“A moment before blood is spilled. Haaretz, desist,” threatened Naftali Bennett, the education minister and settlers’ representatives in the cabinet, in response to Yossi Klein’s column (“Our hypocritical elite,” published in Haaretz's Hebrew edition on Thursday).
Whose blood will be spilled, Minister Bennett? A while ago, when Reuven Rivlin’s life was threatened after he condemned the Jewish terror attack in Duma, the extremist settler Daniella Weiss wanted to calm things down. In an interview with Channel 1, she said: “I can convey a message to Rivlin, you can sleep peacefully. It’s nonsense. Nobody’s going to kill him. He’s not important enough to be killed.” Convey a message from whom, Mrs. Weiss?
Weiss did not set the Jewish ultra-nationalist response policy, and as far as is known she isn’t its executor. She only served as its spokeswoman. So did Bennett. The policy is clear – when someone from the rival camp is too important, he is killed. Yigal Amir acted according to the same policy. After murdering Yitzhak Rabin he said, as everyone remembers, “I didn’t shoot Peres because he was a secondary target.”
Bennett and Weiss aren’t denying the violent potential of their crowd's response, only making it clear that this is not uncontrolled violence.
Violence is part of the nationalist right wing’s response arsenal, and since its use involves recognizing the strength and the potential victim’s importance, it could be said that the nationalist right is in the midst of an internal debate. Is Haaretz important enough to spill blood over? Indeed, anyone following the responses to articles in the newspaper that raise the far right’s rage can see they range between two extremes.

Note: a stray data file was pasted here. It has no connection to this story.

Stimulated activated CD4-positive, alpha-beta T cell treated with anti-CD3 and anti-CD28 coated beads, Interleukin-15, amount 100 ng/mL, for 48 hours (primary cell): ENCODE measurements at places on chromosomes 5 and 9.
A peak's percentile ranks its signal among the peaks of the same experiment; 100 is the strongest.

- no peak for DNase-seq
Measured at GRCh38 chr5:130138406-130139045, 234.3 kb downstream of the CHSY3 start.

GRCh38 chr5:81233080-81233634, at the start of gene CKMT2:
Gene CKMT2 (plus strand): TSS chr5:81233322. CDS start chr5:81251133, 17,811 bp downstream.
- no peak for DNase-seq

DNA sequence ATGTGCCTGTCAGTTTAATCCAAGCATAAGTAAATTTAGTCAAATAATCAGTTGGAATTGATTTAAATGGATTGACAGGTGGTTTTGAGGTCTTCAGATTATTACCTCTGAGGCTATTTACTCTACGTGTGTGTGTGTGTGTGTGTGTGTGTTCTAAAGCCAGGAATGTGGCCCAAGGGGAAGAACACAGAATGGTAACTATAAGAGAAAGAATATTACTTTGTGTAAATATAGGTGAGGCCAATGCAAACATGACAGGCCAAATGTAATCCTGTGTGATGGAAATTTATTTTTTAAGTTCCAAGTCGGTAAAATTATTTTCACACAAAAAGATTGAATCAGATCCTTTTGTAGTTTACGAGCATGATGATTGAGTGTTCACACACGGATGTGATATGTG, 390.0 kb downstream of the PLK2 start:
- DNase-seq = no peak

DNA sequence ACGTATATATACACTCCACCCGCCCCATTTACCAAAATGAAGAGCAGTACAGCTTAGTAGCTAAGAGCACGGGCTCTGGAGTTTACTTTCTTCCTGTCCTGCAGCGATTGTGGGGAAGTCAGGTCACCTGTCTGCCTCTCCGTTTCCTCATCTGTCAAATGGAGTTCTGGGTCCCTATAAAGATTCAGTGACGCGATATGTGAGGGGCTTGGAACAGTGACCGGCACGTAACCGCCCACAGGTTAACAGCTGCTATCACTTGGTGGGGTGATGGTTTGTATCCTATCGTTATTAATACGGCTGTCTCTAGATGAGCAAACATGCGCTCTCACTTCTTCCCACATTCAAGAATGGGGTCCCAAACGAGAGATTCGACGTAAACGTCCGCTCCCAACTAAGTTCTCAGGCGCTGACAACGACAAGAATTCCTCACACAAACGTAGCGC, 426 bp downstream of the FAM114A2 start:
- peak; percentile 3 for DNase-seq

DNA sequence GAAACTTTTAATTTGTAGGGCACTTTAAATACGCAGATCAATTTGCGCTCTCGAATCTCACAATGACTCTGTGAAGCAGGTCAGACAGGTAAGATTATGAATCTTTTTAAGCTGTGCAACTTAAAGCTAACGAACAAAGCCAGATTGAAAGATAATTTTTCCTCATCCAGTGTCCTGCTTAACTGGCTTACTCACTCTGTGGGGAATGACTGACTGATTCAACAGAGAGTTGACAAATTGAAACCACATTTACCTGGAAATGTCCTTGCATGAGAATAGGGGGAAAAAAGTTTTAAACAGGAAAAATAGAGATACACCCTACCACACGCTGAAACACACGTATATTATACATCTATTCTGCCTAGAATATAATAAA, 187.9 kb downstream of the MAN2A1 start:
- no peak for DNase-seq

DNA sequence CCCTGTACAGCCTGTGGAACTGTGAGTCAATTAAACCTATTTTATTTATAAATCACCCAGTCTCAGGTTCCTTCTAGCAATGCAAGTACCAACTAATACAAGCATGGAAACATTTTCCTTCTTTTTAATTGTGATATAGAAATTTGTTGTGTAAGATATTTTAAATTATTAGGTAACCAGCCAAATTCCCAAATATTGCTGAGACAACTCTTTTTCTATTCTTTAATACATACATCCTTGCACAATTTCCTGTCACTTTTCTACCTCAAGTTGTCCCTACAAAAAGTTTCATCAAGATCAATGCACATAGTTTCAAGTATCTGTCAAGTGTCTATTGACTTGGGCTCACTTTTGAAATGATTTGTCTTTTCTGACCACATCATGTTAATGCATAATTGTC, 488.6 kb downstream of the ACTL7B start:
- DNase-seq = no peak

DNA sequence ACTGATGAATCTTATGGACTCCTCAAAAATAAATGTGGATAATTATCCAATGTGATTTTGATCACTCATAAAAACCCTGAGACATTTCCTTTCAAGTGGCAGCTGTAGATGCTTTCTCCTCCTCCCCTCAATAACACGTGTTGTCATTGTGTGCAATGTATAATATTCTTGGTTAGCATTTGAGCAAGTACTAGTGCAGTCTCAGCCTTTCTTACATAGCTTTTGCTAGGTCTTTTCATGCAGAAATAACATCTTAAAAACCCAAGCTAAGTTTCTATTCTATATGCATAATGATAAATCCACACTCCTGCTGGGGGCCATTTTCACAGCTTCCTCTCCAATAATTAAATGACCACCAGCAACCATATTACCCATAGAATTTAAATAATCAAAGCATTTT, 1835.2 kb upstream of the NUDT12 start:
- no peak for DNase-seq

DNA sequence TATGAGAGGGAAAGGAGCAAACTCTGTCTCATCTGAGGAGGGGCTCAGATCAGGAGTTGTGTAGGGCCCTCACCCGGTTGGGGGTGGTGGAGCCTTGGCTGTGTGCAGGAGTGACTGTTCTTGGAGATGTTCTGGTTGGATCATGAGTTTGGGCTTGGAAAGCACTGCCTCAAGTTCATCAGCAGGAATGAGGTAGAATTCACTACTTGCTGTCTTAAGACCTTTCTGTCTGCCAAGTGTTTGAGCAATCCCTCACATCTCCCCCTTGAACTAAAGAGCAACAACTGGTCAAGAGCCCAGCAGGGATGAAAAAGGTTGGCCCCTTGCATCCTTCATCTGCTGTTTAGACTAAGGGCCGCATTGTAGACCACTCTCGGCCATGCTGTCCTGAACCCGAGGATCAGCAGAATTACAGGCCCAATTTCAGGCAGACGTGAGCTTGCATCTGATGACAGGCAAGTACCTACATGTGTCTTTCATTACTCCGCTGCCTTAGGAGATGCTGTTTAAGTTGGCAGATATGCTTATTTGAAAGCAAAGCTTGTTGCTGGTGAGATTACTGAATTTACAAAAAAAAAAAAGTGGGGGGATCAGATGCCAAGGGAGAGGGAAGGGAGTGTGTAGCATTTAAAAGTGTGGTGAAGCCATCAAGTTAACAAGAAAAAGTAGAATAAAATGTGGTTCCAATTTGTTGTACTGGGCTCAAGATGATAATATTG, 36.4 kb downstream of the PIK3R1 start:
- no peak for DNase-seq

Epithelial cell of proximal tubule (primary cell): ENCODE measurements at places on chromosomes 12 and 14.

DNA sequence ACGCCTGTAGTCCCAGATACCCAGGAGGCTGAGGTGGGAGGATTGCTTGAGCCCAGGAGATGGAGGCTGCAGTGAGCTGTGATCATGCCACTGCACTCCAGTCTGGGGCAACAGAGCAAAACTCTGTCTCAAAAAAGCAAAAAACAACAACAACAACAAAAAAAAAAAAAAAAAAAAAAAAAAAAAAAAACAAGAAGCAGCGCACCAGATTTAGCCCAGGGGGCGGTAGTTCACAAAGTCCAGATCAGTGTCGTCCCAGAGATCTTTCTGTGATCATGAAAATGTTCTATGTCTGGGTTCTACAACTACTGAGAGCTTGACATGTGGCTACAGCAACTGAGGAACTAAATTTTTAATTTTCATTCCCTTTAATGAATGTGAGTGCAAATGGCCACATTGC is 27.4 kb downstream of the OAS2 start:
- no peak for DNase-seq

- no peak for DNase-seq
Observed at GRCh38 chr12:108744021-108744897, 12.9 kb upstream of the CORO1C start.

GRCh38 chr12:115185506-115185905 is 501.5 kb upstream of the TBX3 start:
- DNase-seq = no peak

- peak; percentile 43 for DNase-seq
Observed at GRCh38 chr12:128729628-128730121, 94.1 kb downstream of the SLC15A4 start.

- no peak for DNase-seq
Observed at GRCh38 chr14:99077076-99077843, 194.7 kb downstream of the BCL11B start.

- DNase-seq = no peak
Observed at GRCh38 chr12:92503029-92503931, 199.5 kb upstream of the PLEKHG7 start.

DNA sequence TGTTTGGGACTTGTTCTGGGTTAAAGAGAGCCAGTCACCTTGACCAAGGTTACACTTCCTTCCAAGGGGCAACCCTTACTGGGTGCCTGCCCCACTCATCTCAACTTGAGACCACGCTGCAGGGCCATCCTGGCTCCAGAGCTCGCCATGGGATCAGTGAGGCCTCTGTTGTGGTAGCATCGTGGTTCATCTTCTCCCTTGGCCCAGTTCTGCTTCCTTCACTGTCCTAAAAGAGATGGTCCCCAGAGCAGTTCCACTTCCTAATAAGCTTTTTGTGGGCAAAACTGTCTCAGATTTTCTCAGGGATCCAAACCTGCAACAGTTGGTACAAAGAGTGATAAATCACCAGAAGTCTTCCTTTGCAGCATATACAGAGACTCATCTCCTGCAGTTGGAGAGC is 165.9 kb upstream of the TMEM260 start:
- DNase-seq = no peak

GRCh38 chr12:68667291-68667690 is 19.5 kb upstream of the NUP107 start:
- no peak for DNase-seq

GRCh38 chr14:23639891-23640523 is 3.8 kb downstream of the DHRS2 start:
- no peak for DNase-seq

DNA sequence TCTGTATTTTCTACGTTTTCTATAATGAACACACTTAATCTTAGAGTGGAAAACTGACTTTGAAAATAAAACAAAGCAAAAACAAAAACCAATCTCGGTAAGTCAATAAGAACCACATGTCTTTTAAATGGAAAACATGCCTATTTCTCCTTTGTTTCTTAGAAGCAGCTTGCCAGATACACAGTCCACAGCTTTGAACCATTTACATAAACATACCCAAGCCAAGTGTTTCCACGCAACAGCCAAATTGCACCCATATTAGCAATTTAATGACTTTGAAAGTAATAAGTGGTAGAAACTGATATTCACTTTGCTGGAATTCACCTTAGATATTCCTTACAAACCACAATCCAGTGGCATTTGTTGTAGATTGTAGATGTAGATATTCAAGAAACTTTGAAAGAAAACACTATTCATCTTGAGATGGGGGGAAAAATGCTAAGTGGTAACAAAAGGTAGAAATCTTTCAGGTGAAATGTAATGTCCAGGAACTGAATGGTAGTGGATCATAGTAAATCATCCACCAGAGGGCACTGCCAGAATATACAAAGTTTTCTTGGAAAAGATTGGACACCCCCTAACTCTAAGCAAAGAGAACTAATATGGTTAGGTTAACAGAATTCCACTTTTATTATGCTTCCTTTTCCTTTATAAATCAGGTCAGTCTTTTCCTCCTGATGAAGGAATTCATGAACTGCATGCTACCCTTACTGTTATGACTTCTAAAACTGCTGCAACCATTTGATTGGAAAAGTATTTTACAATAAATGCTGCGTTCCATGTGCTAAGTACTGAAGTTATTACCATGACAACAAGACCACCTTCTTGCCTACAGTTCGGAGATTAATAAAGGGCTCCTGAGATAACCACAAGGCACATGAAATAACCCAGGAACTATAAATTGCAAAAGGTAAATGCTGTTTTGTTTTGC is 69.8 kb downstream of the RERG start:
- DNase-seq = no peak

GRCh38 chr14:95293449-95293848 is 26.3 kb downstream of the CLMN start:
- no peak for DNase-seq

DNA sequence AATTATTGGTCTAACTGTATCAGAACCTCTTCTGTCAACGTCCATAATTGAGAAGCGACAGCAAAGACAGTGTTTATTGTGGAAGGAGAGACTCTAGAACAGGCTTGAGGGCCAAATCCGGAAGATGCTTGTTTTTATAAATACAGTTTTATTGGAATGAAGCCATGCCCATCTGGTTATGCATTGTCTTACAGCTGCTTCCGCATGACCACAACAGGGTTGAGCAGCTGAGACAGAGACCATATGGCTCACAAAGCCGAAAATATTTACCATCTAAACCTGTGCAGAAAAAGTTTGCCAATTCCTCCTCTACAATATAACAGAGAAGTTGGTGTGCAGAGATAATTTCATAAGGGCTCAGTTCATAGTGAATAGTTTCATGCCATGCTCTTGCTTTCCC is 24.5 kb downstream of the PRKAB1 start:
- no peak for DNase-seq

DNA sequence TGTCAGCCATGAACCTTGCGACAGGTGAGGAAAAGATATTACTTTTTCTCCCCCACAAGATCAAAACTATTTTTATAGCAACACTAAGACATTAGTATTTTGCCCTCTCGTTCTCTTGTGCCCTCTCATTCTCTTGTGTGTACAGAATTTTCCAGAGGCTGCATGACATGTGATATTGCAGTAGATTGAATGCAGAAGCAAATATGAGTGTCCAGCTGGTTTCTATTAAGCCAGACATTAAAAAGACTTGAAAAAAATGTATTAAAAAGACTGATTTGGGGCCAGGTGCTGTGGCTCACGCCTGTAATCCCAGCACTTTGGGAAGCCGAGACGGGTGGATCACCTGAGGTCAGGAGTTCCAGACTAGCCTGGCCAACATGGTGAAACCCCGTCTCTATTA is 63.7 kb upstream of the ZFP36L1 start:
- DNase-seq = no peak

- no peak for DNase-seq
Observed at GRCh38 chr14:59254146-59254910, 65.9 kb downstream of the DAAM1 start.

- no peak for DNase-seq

On one extreme are threats and expressions of animosity. The threats can be implied (like Gilad Erdan’s a few weeks ago) or direct (including wishing someone death or rape or threatening his family members with physical injury on the social networks and on the street). On the other extreme there’s a total negation of the newspaper’s power.
The debate isn’t only about Haaretz’s importance. Anyone who supports, even for a moment, the right wing’s ideological rival camp is a potential assault victim. It could be Defense Minister Moshe Ya’alon, Chief of Staff Gadi Eisenkot, his deputy Yair Golan, any general who opens his mouth.
The violence and threats are everywhere. The Israeli nationalist right’s widespread fanning of violence is the most denied truth. The secret everyone knows. Yet when the physical violence erupts, the perpetrator is always called a wild weed, the lunatic fringe, a handful, an exception to the rule.
When does the right wing move from words to acts? It depends on the “political enemy’s” importance. For example, this is how Netanyahu responded after Hagai El-Ad, B’Tselem’s CEO, took part in a UN Security Council hearing: “In Israeli democracy, even ephemeral, wacky organizations come into play, like B’Tselem.” That is, B’Tselem isn’t important enough. Is the High Court of Justice important enough to be the target of violence? According to MK Moti Yogev of Habayit Hayehudi, it certainly is. The High Court “must be bulldozed by a D-9,” he said.
The ultra-nationalist right does not stop short of violence when deemed necessary, that’s why everyone is afraid of it. Everyone is walking on eggshells. It wasn’t the violent potential that may be derived in one’s imagination from Yossi Klein’s column that yielded the host of condemnations and threats from right and center and even parts of the so-called left, but the real violence threatening anyone who isn’t taking part in the public denunciation ritual of the victim of the moment.
Fascists’ work is carried out by cowards. And cowardice is a natural response to violence. Widening the circle of denouncers to include the center and parts of the left is the extreme right’s greatest achievement.
He who sows violence reaps fear. Netanyahu, Lapid, Herzog and the others are not history's first cowards. Where are the courageous Israelis hiding, those who can save this country?